Following twitter the other day, I noticed a tweet by Ed Brill – "I’ve been tempted to think about whether failed institutions used Notes vs. Exchange, but all of them are likely IBM customers somewhere.". I sent Ed a tweet containing a link to a blog entry I’d written previously on IBM vs IBM in SMB.
James Governor, picked up on it here in a blog entry and highlighted the issue of X Series advertising and success of IBM software in SMB. Mark Cathcart, jumped in here, with James supporting the case of the underdog (being myself, Aussies are known for coming from behind and winning). Mark commented on the very competitive nature of the x86 market, and eluded if they didn’t advertise Microsoft software, they’d be out of business before you could spell b-u-s-n-e-s-s i-n-t-e-l-l-i-g-e-n-c-e. Thinking aloud here, is that why IBM is allowing Lenovo to license their X Series technology in certain areas?
But again his statement conflicts with the view of IBM Lotus as expressed on the comment left by Ed Brill. Through Lotus Foundations, Lotus are intending to deploy an appliance into these SMBs. This appliance will ultimately also have access to Lotus Bluehouse. On a side note, the Lotus Foundations/Bluehouse scenario was what I was looking at eventually achieving five years ago, through WebSphere Portal Express. I’m glad to see that Lotus Foundations runs Linux (no Microsoft required – finally Lotus getting off of Microsoft Operating Systems), think it might use an X Series server (but there is no mention of it that I can point to), and the focus is on your business, not IT. Am a little concerned at the focus on Lotus Notes (but it does allow Outlook connection, not sure about the Mac) but at the end of day, until Lotus Bluehouse is effective, its only email. So for an SMB, why not use Google Apps & Google Mail?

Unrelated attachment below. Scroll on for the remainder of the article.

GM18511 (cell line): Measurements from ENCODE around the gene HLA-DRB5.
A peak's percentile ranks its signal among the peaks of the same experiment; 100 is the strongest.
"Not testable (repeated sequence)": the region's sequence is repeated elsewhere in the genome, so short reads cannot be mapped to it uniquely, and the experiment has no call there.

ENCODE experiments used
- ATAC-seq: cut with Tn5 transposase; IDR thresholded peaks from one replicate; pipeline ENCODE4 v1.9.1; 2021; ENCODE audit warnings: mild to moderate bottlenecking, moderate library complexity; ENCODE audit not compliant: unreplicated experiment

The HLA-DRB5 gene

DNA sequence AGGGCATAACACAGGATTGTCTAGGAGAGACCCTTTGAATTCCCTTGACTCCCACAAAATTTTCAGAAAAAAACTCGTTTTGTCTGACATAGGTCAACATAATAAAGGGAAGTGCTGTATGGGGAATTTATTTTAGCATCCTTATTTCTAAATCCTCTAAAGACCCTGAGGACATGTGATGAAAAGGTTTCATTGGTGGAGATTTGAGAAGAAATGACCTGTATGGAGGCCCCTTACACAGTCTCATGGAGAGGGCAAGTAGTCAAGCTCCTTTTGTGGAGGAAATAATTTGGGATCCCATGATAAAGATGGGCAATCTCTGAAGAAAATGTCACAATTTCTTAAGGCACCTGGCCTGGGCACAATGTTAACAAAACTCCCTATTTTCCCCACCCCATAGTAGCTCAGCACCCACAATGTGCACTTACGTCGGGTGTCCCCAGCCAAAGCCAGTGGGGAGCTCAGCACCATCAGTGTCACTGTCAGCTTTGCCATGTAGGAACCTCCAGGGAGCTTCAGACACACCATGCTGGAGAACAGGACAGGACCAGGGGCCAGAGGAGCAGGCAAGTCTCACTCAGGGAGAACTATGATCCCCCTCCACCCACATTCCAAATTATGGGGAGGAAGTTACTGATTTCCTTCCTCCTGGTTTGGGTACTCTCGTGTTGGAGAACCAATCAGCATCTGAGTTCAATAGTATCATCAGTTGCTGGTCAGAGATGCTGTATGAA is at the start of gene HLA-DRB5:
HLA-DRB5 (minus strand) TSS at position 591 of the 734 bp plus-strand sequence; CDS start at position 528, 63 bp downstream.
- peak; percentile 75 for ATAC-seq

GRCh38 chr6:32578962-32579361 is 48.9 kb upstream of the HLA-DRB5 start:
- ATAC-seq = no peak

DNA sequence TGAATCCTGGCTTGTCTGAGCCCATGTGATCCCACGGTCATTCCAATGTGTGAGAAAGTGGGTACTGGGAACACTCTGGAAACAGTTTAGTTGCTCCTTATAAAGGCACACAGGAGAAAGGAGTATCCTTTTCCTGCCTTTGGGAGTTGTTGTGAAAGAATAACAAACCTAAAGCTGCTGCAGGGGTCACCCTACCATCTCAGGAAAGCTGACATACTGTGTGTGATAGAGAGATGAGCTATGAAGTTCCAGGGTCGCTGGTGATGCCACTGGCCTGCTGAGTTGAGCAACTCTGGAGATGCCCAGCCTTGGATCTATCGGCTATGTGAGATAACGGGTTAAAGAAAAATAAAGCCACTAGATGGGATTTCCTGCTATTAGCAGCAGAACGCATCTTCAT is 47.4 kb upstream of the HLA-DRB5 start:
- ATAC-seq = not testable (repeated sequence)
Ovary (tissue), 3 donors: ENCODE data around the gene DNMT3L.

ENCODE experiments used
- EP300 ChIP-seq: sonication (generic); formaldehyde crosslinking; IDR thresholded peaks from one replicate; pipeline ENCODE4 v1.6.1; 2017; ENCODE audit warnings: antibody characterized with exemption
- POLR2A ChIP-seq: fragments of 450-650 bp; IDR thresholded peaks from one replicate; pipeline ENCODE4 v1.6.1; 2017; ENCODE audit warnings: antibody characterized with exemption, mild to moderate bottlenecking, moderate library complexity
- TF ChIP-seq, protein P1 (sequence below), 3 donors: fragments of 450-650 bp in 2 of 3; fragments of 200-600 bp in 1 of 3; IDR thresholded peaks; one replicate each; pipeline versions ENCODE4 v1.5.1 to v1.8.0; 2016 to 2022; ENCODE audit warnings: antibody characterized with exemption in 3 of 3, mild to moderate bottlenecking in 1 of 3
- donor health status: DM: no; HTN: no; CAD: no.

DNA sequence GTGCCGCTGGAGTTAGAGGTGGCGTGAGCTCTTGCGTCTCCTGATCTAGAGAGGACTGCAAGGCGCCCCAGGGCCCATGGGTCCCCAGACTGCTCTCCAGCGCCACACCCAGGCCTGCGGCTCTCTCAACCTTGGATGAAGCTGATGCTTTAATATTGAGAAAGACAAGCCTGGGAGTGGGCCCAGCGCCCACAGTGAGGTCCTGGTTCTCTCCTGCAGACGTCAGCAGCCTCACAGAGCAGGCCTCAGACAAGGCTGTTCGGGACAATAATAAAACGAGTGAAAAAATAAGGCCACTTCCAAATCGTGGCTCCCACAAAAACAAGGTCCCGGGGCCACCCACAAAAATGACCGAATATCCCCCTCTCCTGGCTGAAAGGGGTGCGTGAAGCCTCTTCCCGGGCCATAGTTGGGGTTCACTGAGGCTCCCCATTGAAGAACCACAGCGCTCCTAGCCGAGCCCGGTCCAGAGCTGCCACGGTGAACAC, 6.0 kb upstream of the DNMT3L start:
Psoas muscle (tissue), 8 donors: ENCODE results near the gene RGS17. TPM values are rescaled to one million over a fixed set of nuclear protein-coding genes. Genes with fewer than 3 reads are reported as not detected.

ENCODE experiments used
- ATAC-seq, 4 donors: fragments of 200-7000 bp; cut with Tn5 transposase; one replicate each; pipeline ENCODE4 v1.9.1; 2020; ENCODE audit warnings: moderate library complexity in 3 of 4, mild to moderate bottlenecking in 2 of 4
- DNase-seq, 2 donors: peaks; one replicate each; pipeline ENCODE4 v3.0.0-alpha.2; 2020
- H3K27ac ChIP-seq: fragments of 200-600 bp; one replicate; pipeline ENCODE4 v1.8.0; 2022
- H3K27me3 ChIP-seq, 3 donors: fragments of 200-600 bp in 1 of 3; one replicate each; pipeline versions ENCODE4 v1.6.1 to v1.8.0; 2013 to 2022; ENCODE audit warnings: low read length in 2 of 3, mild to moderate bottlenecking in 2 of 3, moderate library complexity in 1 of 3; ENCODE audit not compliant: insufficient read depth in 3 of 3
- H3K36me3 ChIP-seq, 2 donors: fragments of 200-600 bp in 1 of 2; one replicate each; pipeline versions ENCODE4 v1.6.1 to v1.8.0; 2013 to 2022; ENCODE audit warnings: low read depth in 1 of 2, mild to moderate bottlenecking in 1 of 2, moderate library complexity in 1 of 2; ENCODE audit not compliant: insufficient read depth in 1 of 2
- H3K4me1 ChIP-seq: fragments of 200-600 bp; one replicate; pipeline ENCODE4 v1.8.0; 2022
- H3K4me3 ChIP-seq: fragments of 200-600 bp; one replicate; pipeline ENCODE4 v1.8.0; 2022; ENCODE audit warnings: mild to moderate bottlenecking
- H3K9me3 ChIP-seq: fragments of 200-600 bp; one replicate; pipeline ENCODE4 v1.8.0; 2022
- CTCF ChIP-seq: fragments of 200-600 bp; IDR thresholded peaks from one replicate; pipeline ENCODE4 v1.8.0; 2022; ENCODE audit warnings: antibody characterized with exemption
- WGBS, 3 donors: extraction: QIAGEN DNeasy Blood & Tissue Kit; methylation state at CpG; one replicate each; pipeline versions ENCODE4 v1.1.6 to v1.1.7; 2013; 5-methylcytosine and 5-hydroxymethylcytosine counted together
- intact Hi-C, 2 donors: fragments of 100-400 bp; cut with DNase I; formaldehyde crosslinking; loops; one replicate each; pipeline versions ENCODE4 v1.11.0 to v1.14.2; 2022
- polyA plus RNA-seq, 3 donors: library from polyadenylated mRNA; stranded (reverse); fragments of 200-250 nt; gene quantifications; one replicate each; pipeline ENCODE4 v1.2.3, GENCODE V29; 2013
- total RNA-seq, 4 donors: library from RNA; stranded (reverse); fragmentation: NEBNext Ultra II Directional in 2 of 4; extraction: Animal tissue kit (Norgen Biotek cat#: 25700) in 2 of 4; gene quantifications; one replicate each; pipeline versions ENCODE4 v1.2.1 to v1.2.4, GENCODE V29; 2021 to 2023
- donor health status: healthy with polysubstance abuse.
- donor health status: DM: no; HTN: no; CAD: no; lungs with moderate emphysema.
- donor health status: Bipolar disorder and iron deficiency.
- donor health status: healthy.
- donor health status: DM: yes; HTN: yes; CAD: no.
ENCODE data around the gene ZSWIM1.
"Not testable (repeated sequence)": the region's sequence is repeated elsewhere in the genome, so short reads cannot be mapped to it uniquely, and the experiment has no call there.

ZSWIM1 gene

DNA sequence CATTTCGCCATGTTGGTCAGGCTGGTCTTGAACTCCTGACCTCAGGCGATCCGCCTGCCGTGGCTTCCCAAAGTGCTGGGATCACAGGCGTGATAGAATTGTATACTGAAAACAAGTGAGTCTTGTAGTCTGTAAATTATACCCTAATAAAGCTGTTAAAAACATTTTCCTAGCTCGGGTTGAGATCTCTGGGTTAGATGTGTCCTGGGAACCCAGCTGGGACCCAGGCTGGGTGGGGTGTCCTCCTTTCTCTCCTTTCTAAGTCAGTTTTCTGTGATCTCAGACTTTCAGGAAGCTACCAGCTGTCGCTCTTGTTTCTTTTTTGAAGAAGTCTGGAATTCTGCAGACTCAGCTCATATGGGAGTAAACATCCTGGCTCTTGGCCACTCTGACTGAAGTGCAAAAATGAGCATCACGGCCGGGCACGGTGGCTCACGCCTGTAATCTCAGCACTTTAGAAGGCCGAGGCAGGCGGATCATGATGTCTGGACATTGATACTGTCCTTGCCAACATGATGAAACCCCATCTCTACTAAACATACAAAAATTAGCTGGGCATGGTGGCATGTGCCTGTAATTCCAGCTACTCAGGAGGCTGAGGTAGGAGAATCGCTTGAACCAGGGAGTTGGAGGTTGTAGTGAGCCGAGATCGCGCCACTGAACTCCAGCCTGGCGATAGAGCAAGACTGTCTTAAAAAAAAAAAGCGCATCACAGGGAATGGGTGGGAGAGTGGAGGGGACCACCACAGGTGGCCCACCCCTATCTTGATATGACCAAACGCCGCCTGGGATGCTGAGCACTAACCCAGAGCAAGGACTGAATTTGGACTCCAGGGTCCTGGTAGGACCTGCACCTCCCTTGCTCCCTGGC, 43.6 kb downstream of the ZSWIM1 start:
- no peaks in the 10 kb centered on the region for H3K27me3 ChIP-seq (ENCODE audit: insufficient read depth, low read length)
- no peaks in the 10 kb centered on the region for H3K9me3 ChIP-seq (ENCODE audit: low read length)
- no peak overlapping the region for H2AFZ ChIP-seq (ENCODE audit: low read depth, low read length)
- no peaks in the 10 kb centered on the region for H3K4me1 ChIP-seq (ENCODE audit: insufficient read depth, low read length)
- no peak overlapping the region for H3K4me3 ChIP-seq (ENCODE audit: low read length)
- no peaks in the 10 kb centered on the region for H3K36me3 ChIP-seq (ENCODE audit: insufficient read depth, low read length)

Mark mentioned a product called iDataPlex, which seemed to be targeted at ISPs or larger organisations. Not sure how many SMB organisations, need a "Right-size your Internet-scale data center" type infrastructure? This highlights to me, the difference in thinking between those that sell and support the larger end of town and those that support SMBs.
Its two different worlds, that are equally important but completely separate in what the immediate business drivers are.
Now I did agree about Mark’s point regarding the support and incentive to sell, however that’s useless if the customers don’t want to buy IBM Software in the first place. The x86 hardware market is so competitive that it has now got to the point that it is not worth while quoting, as the winning bid (every one gets the special bid) on a large transaction will have a margin of 1% (that also needs to cover the cost of warehousing and delivery) for the business partner.
The point I’m making here is that the support and incentives are irrelevant, if IBM has not primed the SMB market using business intelligence itself to help progress potential buyers through the product buying lifecycle. I don’t want to engage with the customer with an IBM product, if it is the first time they have heard about it. The sales cycle is just too long and hence then unprofitable with considerable training expenses.
In my experience, SMB customer’s perceive IBM as IBM, not the individual brands, be it hardware, software or services that make up the organisation. If there is confusion, or mixed messages, they will go to other vendors with clear and consistent messages and experiences. Maybe that is one of the reasons Apple is starting to do so well (this blog post has been written on my Mac Book Pro).